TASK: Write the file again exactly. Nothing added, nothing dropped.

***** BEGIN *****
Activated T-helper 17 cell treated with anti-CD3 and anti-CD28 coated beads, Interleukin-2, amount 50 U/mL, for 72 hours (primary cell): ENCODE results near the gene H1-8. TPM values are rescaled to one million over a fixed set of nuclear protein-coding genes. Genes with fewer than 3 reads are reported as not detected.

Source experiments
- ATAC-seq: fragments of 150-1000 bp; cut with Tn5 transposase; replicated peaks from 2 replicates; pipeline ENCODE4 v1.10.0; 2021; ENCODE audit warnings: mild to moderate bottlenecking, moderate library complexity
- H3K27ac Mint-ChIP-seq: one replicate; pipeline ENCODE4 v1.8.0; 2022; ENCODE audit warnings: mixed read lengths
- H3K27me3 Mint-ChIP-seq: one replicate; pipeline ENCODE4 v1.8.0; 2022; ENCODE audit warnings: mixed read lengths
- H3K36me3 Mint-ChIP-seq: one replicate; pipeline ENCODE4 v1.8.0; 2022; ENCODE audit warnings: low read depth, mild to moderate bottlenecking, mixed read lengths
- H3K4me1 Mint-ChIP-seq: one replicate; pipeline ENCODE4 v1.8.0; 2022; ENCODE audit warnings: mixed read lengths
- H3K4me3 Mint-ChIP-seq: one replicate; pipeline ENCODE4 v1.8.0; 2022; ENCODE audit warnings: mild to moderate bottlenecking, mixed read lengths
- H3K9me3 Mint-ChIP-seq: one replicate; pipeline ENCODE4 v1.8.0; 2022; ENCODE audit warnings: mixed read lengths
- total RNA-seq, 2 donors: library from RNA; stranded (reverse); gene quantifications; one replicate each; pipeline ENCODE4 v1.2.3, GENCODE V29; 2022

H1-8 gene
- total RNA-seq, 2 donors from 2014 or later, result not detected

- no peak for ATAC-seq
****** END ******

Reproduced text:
Activated T-helper 17 cell treated with anti-CD3 and anti-CD28 coated beads, Interleukin-2, amount 50 U/mL, for 72 hours (primary cell): ENCODE results near the gene H1-8. TPM values are rescaled to one million over a fixed set of nuclear protein-coding genes. Genes with fewer than 3 reads are reported as not detected.

Source experiments
- ATAC-seq: fragments of 150-1000 bp; cut with Tn5 transposase; replicated peaks from 2 replicates; pipeline ENCODE4 v1.10.0; 2021; ENCODE audit warnings: mild to moderate bottlenecking, moderate library complexity
- H3K27ac Mint-ChIP-seq: one replicate; pipeline ENCODE4 v1.8.0; 2022; ENCODE audit warnings: mixed read lengths
- H3K27me3 Mint-ChIP-seq: one replicate; pipeline ENCODE4 v1.8.0; 2022; ENCODE audit warnings: mixed read lengths
- H3K36me3 Mint-ChIP-seq: one replicate; pipeline ENCODE4 v1.8.0; 2022; ENCODE audit warnings: low read depth, mild to moderate bottlenecking, mixed read lengths
- H3K4me1 Mint-ChIP-seq: one replicate; pipeline ENCODE4 v1.8.0; 2022; ENCODE audit warnings: mixed read lengths
- H3K4me3 Mint-ChIP-seq: one replicate; pipeline ENCODE4 v1.8.0; 2022; ENCODE audit warnings: mild to moderate bottlenecking, mixed read lengths
- H3K9me3 Mint-ChIP-seq: one replicate; pipeline ENCODE4 v1.8.0; 2022; ENCODE audit warnings: mixed read lengths
- total RNA-seq, 2 donors: library from RNA; stranded (reverse); gene quantifications; one replicate each; pipeline ENCODE4 v1.2.3, GENCODE V29; 2022

H1-8 gene
- total RNA-seq, 2 donors from 2014 or later, result not detected

- no peak for ATAC-seq